Grantee News

Local Health Experts Explore Role of Faith Communities in Well-Being at Day-Long Conference

What are the connections between mind, body, spirit and community in achieving good health? Why is resilience the cornerstone for well-being? How can we grow in mind, body and spirit after trauma? These are just a few of the topics that will be addressed as Interfaith Community Services (ICS) presents “Faith Communities and Well-Being: Mind, Body, Spirit and Community,” a day-long conference from 8:30 am to 4:30 p.m., Friday, April 8 at Oro Valley Church of the Nazarene, 500 W. Calle Concordia, Oro Valley, AZ 85704.

The conference, made possible by The David and Lura Lovell Foundation with support from Cenpatico Integrated Care and Community Partners, Inc., will bring together a wide range of local and regional health and faith experts who will guide attendees to better understand personal health and the benefits of balancing physical, spiritual and emotional aspects of well-being.

Registration includes lunch, snacks and materials and is $45.00 per person or $35.00 each for teams of two or more. Register at www.icstucson.org or by calling 520-297-6049 ext. 233. Walk-ins are accepted as space permits at $50.00 per person.

“What we hope to do with this conference is to reinforce that we are complex human beings,” says Veda Kowalski, ICS Health and Senior Services Director and event organizer. “In that complexity, it’s helpful to realize that our health is made up of many pieces of a puzzle that makes each of us unique, and it is important to be aware of how all of these pieces fit together for our best health.”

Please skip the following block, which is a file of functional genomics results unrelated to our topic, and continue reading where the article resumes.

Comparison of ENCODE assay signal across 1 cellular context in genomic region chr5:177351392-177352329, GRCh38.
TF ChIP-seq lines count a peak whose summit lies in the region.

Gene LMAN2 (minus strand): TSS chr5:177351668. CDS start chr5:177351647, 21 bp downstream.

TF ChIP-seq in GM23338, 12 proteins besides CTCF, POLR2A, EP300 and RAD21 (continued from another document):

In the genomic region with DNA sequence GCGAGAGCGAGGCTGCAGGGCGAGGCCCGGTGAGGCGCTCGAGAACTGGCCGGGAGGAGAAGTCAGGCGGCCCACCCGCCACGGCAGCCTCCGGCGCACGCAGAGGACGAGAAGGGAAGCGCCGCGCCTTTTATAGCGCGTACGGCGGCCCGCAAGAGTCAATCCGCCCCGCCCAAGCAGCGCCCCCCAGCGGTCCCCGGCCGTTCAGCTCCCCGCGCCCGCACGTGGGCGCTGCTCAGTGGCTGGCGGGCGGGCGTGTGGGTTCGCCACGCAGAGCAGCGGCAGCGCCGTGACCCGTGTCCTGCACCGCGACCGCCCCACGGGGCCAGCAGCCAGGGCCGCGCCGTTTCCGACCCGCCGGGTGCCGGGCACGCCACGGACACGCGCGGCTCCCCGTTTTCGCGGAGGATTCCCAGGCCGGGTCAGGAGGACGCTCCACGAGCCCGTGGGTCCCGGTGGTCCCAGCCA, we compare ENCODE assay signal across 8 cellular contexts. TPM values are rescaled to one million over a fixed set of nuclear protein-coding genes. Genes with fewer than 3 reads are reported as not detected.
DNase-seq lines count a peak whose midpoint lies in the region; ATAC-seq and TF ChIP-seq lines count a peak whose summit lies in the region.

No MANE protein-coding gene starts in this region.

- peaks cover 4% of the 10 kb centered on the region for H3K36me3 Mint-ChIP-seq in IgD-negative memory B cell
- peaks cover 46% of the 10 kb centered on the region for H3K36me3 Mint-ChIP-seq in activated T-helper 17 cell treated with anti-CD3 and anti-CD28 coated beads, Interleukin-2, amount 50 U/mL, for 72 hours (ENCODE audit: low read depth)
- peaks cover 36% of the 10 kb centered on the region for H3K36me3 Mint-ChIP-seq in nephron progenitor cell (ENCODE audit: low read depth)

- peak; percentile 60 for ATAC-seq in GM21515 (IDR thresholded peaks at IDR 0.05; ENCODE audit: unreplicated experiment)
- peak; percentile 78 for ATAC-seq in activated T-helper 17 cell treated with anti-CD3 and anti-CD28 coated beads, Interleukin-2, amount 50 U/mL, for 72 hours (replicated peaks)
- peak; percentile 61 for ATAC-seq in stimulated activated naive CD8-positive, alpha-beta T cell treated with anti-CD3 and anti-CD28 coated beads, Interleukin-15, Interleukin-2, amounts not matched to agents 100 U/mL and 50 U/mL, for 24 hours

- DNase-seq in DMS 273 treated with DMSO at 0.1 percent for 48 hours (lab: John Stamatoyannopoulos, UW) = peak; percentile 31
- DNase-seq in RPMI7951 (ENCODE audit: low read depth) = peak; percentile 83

The conference features two keynote speakers, Dr. Esther Sternberg and Dr. Anne Borik, who will offer information and inspiration weaving both scientific and alternative perspectives. Dr. Sternberg, internationally recognized for her studies on the effects of the brain’s stress response on health and the science of the mind-body interaction, will address healing spaces and the science behind how place and space around us can trigger emotions that help us heal. She is professor of medicine and research director for the Arizona Center for Integrative Medicine, University of Arizona, founding director of the UA Institute on Place and Wellbeing and author of two books, The Balance Within: The Science Connecting Health and Emotions and Healing Spaces: The Science of Place and Wellbeing.

Dr. Borik will present on the art of moving prayer. She has combined her medical expertise as an Internal Medicine physician with years of fitness experience as an exercise physiologist to develop an innovative program known as Sign Chi Do, which incorporates sign gesture with movement, music and breath. Originally designed for stroke recovery, the technique works to strengthen the brain and body connection and has been used by faith communities and medical groups around the world. In addition, Borik is a volunteer Eucharistic Minister at her church, Medical Director and Founder of the Gilbert Hospital Wellness Program and author of Prayer Prescribed: A Path to Restoring and Preserving Your Well-Being.”